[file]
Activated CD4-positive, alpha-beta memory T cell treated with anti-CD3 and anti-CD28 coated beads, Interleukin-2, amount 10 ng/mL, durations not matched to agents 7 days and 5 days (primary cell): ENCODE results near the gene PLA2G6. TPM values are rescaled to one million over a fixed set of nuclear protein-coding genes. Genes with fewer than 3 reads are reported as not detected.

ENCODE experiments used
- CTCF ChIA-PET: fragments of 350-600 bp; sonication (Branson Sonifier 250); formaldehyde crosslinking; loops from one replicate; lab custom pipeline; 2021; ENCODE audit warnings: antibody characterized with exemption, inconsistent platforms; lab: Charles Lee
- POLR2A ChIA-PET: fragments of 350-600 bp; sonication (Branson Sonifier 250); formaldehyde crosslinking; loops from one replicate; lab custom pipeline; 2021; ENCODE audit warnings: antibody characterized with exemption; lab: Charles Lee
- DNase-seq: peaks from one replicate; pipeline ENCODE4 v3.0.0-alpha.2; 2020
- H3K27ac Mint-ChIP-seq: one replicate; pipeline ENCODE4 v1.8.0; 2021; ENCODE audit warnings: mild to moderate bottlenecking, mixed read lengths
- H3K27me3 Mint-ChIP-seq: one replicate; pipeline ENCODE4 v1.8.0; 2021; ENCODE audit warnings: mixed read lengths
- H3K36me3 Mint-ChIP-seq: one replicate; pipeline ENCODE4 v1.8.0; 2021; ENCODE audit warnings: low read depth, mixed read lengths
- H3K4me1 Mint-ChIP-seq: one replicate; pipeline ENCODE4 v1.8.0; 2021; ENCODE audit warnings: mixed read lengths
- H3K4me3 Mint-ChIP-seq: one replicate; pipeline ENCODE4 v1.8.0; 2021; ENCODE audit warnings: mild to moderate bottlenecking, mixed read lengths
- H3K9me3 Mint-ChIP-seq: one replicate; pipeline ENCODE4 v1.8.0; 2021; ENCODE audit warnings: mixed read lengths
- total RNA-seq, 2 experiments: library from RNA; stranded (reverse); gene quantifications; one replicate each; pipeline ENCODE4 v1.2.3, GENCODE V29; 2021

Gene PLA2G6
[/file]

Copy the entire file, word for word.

Activated CD4-positive, alpha-beta memory T cell treated with anti-CD3 and anti-CD28 coated beads, Interleukin-2, amount 10 ng/mL, durations not matched to agents 7 days and 5 days (primary cell): ENCODE results near the gene PLA2G6. TPM values are rescaled to one million over a fixed set of nuclear protein-coding genes. Genes with fewer than 3 reads are reported as not detected.

ENCODE experiments used
- CTCF ChIA-PET: fragments of 350-600 bp; sonication (Branson Sonifier 250); formaldehyde crosslinking; loops from one replicate; lab custom pipeline; 2021; ENCODE audit warnings: antibody characterized with exemption, inconsistent platforms; lab: Charles Lee
- POLR2A ChIA-PET: fragments of 350-600 bp; sonication (Branson Sonifier 250); formaldehyde crosslinking; loops from one replicate; lab custom pipeline; 2021; ENCODE audit warnings: antibody characterized with exemption; lab: Charles Lee
- DNase-seq: peaks from one replicate; pipeline ENCODE4 v3.0.0-alpha.2; 2020
- H3K27ac Mint-ChIP-seq: one replicate; pipeline ENCODE4 v1.8.0; 2021; ENCODE audit warnings: mild to moderate bottlenecking, mixed read lengths
- H3K27me3 Mint-ChIP-seq: one replicate; pipeline ENCODE4 v1.8.0; 2021; ENCODE audit warnings: mixed read lengths
- H3K36me3 Mint-ChIP-seq: one replicate; pipeline ENCODE4 v1.8.0; 2021; ENCODE audit warnings: low read depth, mixed read lengths
- H3K4me1 Mint-ChIP-seq: one replicate; pipeline ENCODE4 v1.8.0; 2021; ENCODE audit warnings: mixed read lengths
- H3K4me3 Mint-ChIP-seq: one replicate; pipeline ENCODE4 v1.8.0; 2021; ENCODE audit warnings: mild to moderate bottlenecking, mixed read lengths
- H3K9me3 Mint-ChIP-seq: one replicate; pipeline ENCODE4 v1.8.0; 2021; ENCODE audit warnings: mixed read lengths
- total RNA-seq, 2 experiments: library from RNA; stranded (reverse); gene quantifications; one replicate each; pipeline ENCODE4 v1.2.3, GENCODE V29; 2021

Gene PLA2G6